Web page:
Lastly, Buzzfeed and HuffPost are merging. This is an interesting merger more than anything, because it is unclear to me that this new scale will save either firm’s underlying traffic problems.
This week’s “visual of the week” is a simple one: the number of Netflix subscribers in the United States over time. (You should know the top line number from my chart last week.)
One of my goals with this series isn’t to make all brand new charts, but update some of the best visuals. Last year, one of my best articles was showing how many subscribers Netflix has had over time. The challenge? Netflix changes definitions all the time on us. Meaning making an “apples-to-apples” chart is fairly difficult. This is why most US subscriber charts start around 2012, because that’s when Netflix started separating US streaming subscribers from DVD subscribers. (Technically they provided the 2011 numbers, but for some reason most subscriber counts couldn’t find that 2011 data comparison.)
Earlier this year, Netflix changed definitions again. They combined US and Canadian subscribers to make UCAN. So going forward, we won’t see many “US only” charts since most outlets don’t publish estimates. But I do. Since US subscribers are about 90.3% of UCAN subscribers, I use that to estimate.
Here is the update for Netflix subscriber definitions in the US over time:
And in chart form.
– In other words, every different color in the chart above is when Netflix has changed definitions. Last year, my goal was to find total subscribers, including paying DVD subscribers.
– As for forecasting, in Q3 of last year, I though Netflix would end the year with about 60.1 subscribers and they ended up with 61 million streaming only. Earlier in the year, I’d estimated 60 million subscribers, and I ended up being fairly close (off by about 1.6%). (Notably, my back of the envelope calculation that the price increase was needed to offset cash flow losses hit the 61 million on the head.)
– My other big prediction is that Netflix maxes out at about 70 million total subscribers in the US. So far we’re on track for that, but the Covid-19 lockdowns threw off all the timing. Mainly because Covid-19 pulled forward a lot of subscribers. Which will make 2021 fascinating to see if Netflix continues to add US customers, or if it slows down. (Already Netflix is seeing quarterly fluctuations in the US/UCAN numbers, with three quarters less than 500K adds and one quarter losing US subscribers last year.)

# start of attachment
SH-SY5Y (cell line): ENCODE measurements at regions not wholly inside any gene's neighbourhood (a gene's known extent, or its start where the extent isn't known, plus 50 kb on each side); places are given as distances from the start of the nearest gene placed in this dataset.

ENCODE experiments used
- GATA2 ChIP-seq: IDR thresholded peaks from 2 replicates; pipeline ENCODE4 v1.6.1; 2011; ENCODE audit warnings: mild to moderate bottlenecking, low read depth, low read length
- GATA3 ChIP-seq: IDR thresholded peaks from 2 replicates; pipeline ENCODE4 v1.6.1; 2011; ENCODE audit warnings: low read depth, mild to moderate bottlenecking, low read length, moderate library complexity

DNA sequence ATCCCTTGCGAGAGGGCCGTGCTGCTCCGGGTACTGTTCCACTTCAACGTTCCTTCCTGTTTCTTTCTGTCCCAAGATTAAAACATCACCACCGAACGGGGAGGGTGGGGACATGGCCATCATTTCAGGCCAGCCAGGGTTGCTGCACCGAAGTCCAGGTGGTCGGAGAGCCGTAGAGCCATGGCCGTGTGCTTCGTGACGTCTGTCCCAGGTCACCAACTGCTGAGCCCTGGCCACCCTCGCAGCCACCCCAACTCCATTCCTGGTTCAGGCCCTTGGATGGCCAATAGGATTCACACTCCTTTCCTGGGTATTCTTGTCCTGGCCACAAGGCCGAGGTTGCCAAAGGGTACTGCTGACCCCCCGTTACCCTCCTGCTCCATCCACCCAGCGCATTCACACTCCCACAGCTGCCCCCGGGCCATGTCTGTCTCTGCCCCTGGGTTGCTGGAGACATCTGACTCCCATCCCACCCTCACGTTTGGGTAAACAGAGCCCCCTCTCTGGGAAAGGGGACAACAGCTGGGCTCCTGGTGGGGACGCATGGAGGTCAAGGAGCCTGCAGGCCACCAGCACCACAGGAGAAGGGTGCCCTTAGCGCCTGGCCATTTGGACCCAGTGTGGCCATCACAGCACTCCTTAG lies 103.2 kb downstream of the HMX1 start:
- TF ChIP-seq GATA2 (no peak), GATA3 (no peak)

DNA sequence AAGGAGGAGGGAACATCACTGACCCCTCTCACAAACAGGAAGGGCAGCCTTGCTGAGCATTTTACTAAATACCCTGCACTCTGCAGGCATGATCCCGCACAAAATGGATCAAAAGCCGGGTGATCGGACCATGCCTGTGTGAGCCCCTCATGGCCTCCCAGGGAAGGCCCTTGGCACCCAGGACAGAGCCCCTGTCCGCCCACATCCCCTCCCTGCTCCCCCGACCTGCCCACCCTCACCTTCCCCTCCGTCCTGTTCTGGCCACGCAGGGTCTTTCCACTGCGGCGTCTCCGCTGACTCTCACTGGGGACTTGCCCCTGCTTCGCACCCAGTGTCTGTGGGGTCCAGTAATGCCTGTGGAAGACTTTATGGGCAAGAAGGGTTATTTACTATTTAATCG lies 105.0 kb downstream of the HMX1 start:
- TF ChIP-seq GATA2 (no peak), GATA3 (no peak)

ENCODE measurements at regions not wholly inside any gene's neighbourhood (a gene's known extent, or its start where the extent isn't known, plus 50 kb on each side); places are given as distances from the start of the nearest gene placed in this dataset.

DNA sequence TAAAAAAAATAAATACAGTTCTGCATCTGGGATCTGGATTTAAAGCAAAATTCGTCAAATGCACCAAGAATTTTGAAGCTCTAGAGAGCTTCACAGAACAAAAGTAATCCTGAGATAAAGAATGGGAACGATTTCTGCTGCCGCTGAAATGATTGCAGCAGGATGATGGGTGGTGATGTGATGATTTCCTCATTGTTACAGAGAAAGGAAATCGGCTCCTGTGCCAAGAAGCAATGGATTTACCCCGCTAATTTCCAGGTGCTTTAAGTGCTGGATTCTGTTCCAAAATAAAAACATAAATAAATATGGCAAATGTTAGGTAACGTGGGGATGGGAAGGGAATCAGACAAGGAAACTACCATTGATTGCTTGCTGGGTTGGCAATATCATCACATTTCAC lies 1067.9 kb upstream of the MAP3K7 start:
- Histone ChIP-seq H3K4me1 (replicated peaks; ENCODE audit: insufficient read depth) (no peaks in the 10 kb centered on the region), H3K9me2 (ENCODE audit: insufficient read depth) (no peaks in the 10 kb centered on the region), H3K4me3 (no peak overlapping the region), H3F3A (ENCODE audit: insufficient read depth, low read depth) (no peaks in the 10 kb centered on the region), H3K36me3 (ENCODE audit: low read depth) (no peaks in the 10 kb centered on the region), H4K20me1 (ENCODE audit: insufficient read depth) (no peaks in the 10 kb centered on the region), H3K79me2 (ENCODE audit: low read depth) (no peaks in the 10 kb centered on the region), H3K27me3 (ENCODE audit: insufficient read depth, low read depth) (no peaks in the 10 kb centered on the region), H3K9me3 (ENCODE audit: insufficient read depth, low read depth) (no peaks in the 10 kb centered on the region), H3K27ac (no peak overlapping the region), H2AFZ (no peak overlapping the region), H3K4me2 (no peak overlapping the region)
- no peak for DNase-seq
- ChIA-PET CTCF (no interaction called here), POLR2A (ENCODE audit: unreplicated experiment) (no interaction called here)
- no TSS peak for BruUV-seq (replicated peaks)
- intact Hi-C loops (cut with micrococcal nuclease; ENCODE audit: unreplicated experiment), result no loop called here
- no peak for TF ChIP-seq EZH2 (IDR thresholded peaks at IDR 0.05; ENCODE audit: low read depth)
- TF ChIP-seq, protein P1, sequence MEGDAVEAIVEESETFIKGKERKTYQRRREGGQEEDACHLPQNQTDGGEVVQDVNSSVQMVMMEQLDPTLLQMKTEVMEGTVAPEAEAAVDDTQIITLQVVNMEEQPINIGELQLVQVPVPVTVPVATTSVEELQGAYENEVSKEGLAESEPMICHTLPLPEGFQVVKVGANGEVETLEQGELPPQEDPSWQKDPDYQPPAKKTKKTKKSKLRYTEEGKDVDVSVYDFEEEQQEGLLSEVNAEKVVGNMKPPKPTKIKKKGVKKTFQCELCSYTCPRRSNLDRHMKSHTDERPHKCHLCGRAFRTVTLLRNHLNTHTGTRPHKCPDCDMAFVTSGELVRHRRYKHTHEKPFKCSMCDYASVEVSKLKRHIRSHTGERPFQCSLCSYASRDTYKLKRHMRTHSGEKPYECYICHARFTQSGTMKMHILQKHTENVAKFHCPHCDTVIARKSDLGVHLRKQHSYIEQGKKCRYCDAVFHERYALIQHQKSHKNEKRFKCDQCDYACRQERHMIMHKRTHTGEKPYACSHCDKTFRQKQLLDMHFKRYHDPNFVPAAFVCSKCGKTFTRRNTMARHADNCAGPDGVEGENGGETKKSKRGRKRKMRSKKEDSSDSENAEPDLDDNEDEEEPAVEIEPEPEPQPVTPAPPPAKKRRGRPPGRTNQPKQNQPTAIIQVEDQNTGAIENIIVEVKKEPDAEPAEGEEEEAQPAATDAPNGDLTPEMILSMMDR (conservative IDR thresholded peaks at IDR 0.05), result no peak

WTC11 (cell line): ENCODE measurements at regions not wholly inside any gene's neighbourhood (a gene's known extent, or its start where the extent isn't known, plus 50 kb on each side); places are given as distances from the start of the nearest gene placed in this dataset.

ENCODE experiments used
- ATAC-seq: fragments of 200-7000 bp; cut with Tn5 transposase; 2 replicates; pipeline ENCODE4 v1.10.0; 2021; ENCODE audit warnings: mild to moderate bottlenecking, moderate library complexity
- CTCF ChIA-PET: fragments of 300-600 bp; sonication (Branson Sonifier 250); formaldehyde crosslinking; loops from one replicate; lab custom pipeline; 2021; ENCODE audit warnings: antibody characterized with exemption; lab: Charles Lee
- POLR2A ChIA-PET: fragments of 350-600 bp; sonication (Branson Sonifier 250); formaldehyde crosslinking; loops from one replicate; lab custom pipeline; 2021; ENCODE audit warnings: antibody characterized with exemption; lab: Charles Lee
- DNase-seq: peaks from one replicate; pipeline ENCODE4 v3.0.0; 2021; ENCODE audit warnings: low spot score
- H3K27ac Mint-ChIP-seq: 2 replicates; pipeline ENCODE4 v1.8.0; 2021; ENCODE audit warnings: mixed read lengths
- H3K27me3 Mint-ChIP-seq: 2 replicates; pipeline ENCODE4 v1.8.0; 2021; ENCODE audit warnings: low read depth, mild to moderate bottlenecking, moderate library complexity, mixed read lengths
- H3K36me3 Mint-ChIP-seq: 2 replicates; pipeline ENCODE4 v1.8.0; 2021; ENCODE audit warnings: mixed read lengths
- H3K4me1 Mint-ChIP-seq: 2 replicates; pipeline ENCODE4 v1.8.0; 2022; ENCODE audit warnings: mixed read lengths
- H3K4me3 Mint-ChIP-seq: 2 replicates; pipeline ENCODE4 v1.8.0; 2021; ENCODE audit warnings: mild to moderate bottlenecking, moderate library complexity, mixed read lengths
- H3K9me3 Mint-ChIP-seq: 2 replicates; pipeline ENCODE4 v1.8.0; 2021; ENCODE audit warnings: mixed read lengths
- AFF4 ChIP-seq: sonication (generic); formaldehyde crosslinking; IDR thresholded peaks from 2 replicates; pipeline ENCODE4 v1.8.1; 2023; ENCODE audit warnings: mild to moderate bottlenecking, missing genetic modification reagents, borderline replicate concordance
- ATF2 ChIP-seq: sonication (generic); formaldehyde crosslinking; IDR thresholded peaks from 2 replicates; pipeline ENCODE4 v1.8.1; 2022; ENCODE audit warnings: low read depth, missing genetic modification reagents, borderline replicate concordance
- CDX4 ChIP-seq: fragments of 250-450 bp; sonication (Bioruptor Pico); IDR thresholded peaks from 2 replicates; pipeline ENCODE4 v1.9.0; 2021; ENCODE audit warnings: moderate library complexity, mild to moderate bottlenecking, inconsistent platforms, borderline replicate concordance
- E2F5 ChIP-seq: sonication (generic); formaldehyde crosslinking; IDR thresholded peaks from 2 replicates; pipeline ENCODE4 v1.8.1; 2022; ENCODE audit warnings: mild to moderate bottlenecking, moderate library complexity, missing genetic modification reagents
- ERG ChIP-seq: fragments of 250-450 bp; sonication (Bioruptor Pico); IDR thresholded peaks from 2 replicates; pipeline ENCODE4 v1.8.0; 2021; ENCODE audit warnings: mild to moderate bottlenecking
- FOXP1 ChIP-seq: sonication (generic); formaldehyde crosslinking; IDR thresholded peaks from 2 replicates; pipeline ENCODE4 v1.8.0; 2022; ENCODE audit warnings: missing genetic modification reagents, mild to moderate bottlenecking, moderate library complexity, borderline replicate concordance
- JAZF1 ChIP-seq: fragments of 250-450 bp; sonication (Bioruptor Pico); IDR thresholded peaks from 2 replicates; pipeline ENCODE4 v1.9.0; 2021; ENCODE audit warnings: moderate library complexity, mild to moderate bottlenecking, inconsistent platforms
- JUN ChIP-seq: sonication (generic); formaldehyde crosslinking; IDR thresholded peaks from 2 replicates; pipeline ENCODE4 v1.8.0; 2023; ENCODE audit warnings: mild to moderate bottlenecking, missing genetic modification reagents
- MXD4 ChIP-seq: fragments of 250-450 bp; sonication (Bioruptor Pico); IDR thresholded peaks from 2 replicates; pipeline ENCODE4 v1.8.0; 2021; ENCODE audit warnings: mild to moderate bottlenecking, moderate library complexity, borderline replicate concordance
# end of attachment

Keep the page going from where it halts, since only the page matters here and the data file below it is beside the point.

– As for the end of this year, Netflix is currently at 73.1 million UCAN subscribers and my hot take is that I think they stay at about that level for the end of Q4. I could easily be wrong, but it seems safer to predict flat growth with Netflix more than it does high growth.
– If you’re new to the Entertainment Strategy Guy, these three articles on Netflix are much deeper dives into how I gathered and calculated these Netflix numbers.
If you’re wondering, yes, I deliberately wrote three (almost) contradictory headlines for the last two days. In one, Netflix is clearly winning the streaming wars. In the other, Disney is almost winning. In the third, the often second place streamer, Prime Video, got ranked in fifth place. What’s the reality?
Somewhere in between. Or somewhere else entirely.
That’s what the point is for these articles the last two days. Not just to see the current subscriber totals, but to understand the nuances between them. To understand how the numbers interact so we can not just figure out not just who is winning the streaming wars, but what could happen as they get more competitive in the next few years.
Today, I’ll continue explaining how I estimated each streamer’s subscribers, but let’s start with why I did this analysis. At the end, I’ll put some fun charts that summarize this analysis.
The Reasons I Did This Deep Dive
As I’ve been analyzing the streaming wars, it’s been increasingly clear that this is a war fought on a country-by-country basis. Netflix’s global growth is incredible, but it is only one, likely overrated, part of the story. The actual battles are in individual countries.
Given how big and important the U.S. market is, it makes sense to start there. Since I’ve been evaluating who is “winning” the streaming wars, I needed to know how everyone is doing in America. Subscribers are one of those key metrics. However, if you search the interwebs, you won’t find a reliable estimate for each streamer. Thus, I needed to build these numbers myself and if I was going to do the work, I should share it here.
Not to mention, I have a bias against using other folk’s numbers. My rule of thumb is that I don’t trust anyone. Especially if the source of a number is vague/uncertain/biased.
Lastly, I can do this analysis because I’m freed of some journalistic conventions. This website features my thoughts and analysis. Most journalists can only cite specific facts via companies or well-established consultancies/investment research. That’s what leaves most estimates wanting. Since I’m allowed to print whatever I want, I can mix estimates with facts. But I’ll just tell you the difference.